I have cerebral palsy and scoliosis (curvature of the spine) which means I am a wheelchair user and need support for any type of movement. I’ve had a support package for the past ten years. I have a 24/7 support package funded by City of Edinburgh Council, with top-up funding from the Independent Living Fund which covers overnight care. I use a care provider to employ my personal assistants but I interview and choose them myself. They help with personal care, housework, cooking, help to get to and from my volunteer work and social events, everything involved in living my life. I do feel the amount the provider pays my carers could be improved – it can make it difficult to keep staff as people will obviously look for the best rate of pay for the job they do.
Having enough support, and flexible support, keeps me in good physical health and lets me maintain my friendships. It means that my relationship with my parents is ‘mum and dad and daughter’, rather than ‘carers and cared for’. I contribute to society through volunteering, which is preparing me to move towards paid work. I feel valued.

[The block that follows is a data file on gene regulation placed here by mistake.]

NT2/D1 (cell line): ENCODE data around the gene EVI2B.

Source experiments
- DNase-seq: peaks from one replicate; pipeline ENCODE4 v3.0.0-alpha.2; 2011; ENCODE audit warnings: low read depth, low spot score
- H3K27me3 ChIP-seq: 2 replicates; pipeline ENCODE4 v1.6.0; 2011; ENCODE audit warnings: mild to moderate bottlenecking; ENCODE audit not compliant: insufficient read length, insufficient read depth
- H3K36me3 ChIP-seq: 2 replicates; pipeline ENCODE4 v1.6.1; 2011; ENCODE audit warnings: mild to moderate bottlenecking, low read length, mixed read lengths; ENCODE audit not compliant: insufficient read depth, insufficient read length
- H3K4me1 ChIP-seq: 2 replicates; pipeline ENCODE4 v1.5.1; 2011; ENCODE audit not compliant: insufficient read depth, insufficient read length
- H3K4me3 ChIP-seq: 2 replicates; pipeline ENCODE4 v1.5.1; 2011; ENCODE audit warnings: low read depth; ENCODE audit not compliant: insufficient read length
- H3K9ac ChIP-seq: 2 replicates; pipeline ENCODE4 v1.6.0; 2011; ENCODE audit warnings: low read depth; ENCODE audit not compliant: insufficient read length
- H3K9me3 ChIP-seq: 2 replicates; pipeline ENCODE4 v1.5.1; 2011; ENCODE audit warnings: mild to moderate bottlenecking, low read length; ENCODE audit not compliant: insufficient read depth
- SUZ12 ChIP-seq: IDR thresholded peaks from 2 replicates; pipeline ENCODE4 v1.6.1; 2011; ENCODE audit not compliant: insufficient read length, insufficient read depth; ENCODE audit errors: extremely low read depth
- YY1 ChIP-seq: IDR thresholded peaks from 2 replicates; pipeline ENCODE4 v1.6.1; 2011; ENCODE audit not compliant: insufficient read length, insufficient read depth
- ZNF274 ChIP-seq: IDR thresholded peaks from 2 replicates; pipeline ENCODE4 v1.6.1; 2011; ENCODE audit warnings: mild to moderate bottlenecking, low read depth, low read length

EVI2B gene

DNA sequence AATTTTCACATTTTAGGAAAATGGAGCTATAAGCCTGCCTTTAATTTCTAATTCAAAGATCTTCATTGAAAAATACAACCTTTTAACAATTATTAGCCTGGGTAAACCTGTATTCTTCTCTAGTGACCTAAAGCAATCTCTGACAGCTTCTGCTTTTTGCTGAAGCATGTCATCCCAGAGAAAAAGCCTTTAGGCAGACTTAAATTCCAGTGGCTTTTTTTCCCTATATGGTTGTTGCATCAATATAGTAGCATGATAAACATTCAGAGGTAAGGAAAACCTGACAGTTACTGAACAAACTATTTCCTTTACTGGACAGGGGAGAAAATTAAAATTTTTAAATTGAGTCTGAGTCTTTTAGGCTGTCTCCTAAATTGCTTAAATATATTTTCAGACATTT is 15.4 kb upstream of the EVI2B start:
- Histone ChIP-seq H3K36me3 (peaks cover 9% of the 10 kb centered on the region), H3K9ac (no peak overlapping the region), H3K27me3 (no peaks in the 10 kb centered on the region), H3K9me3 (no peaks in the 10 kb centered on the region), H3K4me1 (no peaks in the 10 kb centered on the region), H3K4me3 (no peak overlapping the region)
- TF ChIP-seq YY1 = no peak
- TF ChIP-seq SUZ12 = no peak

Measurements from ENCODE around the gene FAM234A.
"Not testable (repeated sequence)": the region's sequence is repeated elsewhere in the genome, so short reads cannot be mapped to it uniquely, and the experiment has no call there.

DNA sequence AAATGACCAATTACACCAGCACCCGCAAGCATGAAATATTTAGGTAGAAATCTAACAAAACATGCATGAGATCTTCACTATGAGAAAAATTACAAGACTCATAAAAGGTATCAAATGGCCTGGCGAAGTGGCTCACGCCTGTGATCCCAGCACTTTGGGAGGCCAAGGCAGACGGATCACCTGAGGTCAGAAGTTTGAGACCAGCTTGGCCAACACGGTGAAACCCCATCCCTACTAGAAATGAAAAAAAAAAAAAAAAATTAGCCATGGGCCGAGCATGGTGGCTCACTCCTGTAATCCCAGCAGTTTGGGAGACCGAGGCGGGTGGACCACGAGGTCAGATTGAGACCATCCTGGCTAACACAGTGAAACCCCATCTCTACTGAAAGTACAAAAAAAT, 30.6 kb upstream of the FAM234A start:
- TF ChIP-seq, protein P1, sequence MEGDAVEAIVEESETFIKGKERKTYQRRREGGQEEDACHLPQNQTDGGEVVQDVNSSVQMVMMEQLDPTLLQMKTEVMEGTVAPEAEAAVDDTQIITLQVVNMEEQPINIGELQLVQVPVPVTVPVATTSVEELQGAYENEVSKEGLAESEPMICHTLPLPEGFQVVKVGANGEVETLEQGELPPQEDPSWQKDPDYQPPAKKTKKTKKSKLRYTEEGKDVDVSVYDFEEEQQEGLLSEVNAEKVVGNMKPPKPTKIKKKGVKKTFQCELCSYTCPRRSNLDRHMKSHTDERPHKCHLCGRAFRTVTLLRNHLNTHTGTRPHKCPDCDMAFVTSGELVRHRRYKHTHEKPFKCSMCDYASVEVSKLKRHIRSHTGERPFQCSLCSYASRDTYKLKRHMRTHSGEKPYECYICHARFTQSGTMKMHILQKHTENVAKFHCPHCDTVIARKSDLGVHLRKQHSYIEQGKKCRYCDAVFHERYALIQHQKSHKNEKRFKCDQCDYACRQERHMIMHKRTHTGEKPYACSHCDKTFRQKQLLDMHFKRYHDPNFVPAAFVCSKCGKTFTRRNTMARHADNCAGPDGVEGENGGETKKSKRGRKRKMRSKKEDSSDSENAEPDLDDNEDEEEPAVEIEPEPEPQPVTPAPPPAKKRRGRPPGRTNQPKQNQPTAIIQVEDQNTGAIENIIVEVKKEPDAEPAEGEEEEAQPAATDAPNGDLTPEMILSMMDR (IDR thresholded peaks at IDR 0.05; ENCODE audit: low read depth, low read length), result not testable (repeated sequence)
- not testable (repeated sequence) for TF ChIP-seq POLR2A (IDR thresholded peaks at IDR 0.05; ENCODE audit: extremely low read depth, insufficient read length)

I’ve got the support I need, but I see others who don’t have what they need and I often think, ‘they could do with a bit of what I have.’
I do have good peer support from groups of disabled people and from Lothian Centre for Inclusive Living, where I have volunteered for the last five years, as an associate trainer and speaking to people about disability in my role as an LCiL Champion.
Peer support means that I have stable mental health and a sense of belonging – there are people I can trust and who know what being a disabled person is like. Being a Champion helps me know that my experiences aren’t for nothing – I can use them to help others and to make improvements in the way things are done.
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